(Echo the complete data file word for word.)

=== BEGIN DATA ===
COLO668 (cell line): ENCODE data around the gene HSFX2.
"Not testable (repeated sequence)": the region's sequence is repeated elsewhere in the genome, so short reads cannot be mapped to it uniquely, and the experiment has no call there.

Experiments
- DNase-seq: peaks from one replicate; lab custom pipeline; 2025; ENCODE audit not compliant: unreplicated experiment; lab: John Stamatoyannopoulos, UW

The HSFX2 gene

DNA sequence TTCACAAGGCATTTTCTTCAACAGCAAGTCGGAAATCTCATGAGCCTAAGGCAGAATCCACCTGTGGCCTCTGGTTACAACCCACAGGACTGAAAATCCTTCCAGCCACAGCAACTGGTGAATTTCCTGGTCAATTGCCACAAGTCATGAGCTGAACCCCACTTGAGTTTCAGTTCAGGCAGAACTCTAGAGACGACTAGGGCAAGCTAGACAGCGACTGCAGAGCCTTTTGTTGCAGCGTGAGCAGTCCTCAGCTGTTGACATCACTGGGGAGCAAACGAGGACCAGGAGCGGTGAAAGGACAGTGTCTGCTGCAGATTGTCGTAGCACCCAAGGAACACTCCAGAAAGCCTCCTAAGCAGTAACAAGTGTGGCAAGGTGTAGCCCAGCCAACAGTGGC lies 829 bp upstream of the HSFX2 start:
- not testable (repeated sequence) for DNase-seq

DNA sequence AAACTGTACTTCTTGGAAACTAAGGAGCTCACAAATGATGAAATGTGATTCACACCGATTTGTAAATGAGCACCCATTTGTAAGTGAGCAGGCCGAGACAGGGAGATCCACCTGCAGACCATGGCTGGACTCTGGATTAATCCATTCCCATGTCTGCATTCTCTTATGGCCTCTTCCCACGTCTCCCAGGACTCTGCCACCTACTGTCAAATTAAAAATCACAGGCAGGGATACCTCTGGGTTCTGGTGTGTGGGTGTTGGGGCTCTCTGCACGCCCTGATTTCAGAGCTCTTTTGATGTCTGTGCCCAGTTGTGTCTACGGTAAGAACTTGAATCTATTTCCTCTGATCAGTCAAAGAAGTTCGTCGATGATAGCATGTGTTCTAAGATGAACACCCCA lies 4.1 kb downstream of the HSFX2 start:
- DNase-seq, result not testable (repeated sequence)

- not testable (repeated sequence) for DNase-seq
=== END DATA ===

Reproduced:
COLO668 (cell line): ENCODE data around the gene HSFX2.
"Not testable (repeated sequence)": the region's sequence is repeated elsewhere in the genome, so short reads cannot be mapped to it uniquely, and the experiment has no call there.

Experiments
- DNase-seq: peaks from one replicate; lab custom pipeline; 2025; ENCODE audit not compliant: unreplicated experiment; lab: John Stamatoyannopoulos, UW

The HSFX2 gene

DNA sequence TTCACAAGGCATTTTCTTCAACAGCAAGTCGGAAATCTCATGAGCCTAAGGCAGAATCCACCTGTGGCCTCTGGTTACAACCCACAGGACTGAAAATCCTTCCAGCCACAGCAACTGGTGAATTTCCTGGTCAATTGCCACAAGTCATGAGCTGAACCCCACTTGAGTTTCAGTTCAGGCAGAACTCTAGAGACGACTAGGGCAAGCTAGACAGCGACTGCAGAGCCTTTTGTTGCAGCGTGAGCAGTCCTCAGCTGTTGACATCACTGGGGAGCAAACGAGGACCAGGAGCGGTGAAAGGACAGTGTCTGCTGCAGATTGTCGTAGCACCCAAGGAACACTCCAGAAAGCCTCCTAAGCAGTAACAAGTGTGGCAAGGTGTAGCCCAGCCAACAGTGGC lies 829 bp upstream of the HSFX2 start:
- not testable (repeated sequence) for DNase-seq

DNA sequence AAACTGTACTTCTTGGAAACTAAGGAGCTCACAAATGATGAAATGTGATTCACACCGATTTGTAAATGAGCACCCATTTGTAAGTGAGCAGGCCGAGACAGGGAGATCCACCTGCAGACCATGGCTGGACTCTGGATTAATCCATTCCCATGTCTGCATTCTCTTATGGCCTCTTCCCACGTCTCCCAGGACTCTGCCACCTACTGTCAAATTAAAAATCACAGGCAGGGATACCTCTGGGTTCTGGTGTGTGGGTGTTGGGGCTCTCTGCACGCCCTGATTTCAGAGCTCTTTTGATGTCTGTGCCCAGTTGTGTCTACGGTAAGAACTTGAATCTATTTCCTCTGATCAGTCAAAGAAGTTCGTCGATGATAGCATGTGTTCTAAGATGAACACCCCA lies 4.1 kb downstream of the HSFX2 start:
- DNase-seq, result not testable (repeated sequence)

- not testable (repeated sequence) for DNase-seq